Sociology of Love
The Agapic Dimension of Societal Life.
by Gennaro Iorio (University of Salerno, Italy)
This short book deals with a sociological concept: love-agape. It is an attempt to demonstrate that love-agape resists, indeed insists, as a fact that cannot be reduced or concealed. Its simple goal is to introduce agape into the vocabulary of sociological analysis by demonstrating its potential to demarcate and to interpret social phenomena. Love-agape is presented as a critical concept. On the one hand, love-agape denounces the risks linked to the needs of closed groups, often absolutist and fundamentalist. On the other hand, it represents a concrete reality, lying at the root of a particular type of sociality. A sociality that, rather unconventionally, recognizes differences and distances, but also characterizes their condition of being together, as community founded on the recognition and respect of subjectivity.
1. What is Agape
1.1. The rediscovery of love
1.2. Which research method
1.3. The concept of agape
1.3.1. The states of peace by Boltanski
1.3.2. A critical note
1.4. Definition of agape
1.5. The five dimensions of agape
1.6. Six agapic propositions
2. What agape is not:
3. Love in the sociological tradition
4. Agape: the micro and the macro
4.1. The subject and his/her identity
4.2. In the historical-comparative evolution of the West
5. Case studies
5.2. Peer to Peer
5.3. Divjak: political resistance
Gennaro Iorio, PhD., is Associate Professor of Sociology at the University of Salerno. He has published a number of works on classical sociology, sociology of poverty and sociology of new technology. He teaches sociology in postgraduate, masters and doctoral courses.
"For far too long, love has been considered a private concept, closed in the sphere of intimacy, friendship or religiosity. Yet love has also a social and public value. This is what Gennaro Iorio states in his new book Sociology of Love thus introducing love not only as a new critical concept for the social sciences, but also as a new principle for social and political emancipation of humanity.
The aim of the sociologist, professor at the University of Salerno, is ambitious and innovative: bucking the pessimistic trend of contemporary sociology, he discovers that the reality we live in is impregnated with love. The challenge is to recognize it and to call things by their proper name; gratuity, overabounding and creativity are aspects that we experience in everyday life, but they are also expressions of small-great heroisms, which offer an alternative to instrumentalism, uncertainty and consumerism, typical of contemporary social life.
The book by Iorio deserves to be read, because it flies in the face of the weak thought emerging in social sciences, and proposes a new direction for the contemporary debate: on the shoulders of giants such as Sorokin, Simmel, Giddens, Boltanski and Honneth, it is time to go back and rediscover the ordinariness of the relationships which makes love something extraordinary for the whole society."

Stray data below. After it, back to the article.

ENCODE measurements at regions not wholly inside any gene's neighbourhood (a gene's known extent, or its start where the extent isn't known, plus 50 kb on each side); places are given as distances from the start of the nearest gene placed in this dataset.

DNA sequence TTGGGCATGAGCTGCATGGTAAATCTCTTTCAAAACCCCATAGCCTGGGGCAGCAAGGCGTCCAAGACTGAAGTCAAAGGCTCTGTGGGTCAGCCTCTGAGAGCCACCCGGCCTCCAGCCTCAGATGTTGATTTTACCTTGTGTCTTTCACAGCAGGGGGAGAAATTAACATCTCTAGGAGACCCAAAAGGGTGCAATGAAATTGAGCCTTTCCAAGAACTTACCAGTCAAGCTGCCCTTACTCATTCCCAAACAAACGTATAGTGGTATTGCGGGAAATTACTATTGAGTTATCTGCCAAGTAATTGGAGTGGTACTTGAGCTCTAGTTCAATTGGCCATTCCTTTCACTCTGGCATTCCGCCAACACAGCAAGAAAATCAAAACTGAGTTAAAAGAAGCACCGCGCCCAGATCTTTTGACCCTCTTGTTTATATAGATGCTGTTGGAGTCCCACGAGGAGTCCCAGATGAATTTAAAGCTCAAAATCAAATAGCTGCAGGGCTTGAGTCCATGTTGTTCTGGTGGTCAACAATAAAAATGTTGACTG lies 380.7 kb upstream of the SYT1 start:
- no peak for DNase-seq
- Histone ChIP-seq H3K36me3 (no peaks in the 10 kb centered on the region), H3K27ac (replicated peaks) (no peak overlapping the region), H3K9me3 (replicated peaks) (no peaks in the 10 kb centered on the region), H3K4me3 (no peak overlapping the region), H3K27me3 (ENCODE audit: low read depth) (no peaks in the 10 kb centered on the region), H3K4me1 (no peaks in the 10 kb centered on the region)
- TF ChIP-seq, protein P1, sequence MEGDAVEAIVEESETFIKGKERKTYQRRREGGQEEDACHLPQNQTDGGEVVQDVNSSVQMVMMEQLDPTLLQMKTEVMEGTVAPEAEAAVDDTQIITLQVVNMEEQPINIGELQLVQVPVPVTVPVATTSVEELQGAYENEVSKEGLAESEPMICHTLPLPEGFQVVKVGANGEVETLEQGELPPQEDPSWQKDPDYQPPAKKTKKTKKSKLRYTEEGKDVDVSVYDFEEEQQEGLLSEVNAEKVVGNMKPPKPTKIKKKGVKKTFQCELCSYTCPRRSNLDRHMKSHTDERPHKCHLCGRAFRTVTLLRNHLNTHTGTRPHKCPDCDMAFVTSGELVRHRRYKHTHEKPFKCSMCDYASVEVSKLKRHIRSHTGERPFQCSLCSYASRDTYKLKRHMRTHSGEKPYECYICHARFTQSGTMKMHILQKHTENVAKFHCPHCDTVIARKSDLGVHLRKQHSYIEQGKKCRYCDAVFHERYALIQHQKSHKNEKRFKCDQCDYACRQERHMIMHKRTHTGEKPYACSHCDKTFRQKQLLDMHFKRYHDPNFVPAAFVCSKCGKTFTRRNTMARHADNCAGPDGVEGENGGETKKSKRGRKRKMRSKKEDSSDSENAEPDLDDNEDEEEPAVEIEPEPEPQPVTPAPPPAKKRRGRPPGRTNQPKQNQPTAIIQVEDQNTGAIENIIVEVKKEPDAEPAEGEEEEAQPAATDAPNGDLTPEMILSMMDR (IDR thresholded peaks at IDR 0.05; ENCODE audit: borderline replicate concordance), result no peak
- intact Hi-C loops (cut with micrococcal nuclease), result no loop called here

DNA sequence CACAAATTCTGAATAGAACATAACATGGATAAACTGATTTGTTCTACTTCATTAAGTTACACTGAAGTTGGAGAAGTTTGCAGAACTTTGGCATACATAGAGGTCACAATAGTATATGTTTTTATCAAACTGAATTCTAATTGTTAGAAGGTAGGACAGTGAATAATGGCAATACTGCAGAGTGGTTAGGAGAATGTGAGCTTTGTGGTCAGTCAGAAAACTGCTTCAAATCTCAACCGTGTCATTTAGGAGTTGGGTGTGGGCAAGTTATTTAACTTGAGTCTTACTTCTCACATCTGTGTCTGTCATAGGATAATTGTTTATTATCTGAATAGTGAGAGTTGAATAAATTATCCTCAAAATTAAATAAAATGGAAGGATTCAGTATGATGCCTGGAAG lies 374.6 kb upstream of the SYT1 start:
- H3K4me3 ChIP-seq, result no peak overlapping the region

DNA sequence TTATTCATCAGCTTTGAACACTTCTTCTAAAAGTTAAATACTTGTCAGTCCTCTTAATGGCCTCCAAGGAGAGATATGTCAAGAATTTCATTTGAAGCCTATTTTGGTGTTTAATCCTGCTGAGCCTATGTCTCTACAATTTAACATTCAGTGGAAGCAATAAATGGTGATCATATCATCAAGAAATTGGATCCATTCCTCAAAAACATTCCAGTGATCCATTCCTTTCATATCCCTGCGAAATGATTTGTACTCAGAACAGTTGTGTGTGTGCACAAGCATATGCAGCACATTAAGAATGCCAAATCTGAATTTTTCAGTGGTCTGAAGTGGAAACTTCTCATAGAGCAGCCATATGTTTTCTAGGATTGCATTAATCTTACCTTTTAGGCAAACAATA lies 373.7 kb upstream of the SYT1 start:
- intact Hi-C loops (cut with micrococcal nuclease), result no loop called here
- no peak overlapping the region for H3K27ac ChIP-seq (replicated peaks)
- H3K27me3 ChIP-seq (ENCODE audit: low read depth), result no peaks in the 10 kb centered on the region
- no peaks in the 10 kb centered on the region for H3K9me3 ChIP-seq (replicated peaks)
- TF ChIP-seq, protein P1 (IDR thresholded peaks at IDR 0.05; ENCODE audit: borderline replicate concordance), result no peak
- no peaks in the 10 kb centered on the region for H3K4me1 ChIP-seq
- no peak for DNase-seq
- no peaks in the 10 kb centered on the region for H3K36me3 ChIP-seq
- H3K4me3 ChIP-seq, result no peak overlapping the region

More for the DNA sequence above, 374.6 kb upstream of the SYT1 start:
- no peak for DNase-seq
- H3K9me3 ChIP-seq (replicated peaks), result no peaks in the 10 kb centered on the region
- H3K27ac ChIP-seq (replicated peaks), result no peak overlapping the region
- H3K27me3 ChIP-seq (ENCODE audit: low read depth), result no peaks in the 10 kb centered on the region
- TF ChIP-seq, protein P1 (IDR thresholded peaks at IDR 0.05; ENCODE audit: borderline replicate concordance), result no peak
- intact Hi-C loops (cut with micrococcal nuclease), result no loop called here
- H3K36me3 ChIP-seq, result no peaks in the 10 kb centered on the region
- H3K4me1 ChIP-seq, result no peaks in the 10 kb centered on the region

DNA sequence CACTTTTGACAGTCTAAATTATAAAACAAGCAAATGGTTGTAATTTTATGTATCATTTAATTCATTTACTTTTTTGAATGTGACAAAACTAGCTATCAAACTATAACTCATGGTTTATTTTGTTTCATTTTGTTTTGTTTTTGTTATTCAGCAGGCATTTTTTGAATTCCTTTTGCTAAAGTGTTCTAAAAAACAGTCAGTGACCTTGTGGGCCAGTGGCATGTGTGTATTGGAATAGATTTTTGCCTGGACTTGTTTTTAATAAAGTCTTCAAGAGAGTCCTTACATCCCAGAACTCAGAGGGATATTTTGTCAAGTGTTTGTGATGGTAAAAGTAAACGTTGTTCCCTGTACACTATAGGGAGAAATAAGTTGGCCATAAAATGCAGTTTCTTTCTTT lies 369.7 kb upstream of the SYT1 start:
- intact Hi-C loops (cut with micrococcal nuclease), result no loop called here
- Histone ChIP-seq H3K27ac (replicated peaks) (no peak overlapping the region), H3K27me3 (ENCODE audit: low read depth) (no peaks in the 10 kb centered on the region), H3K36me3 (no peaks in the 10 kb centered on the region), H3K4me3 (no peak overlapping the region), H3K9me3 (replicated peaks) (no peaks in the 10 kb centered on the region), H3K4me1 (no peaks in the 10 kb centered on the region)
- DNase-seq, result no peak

University of Cagliari
Department of Social Sciences and Institutions
"What is agape? And, most importantly, when does agape become a society? These are the key questions addressed in the book Sociology of Love by Gennaro Iorio (Vernon Press, 2014).
Not all forms of love are equal. Neither do all of them equally contribute to explain the actions, interactions and relationships that weave the plot of the social fabric. Among these forms agape is decisive, even if sociology is late to recognize this fact. The originality of this book is that it reads agape within the sociological framework as a social phenomenon even before it becomes a theological or a metaphysical one. The author recovers and innovates studies of love by the classics of sociology, as Weber, Sorokin and Simmel. The research distinguishes agape from similar phenomena as eros, philia, gift and grace and discovers authors and researches about agape, especially in reference to identity processes, as postfreudian studies of Winnicott, social theory of Honneth, the philosophy of Marion. Boltanski becomes main author in the direction of critical sociology as a leading approach to this work. Not a Christian sociology, therefore, but a critical sociology. A sociology that, as empirical social science, rather than starting from universal and abstract axioms, or providing regulatory requirements, is based on empirical and observable data with which it grasps the social reality. This objective is also guaranteed through the study of the three empirical cases that make this study a full and original work with regards to the degree of conceptual and sociological innovation on the subject. The work has a clear ability to address a heterogeneous audience without any interpretative confusion between the various points of views: Among those who like the theme are theologians, Christians and, especially, social scientists."
Department of Political Science, Sapienza - University of Rome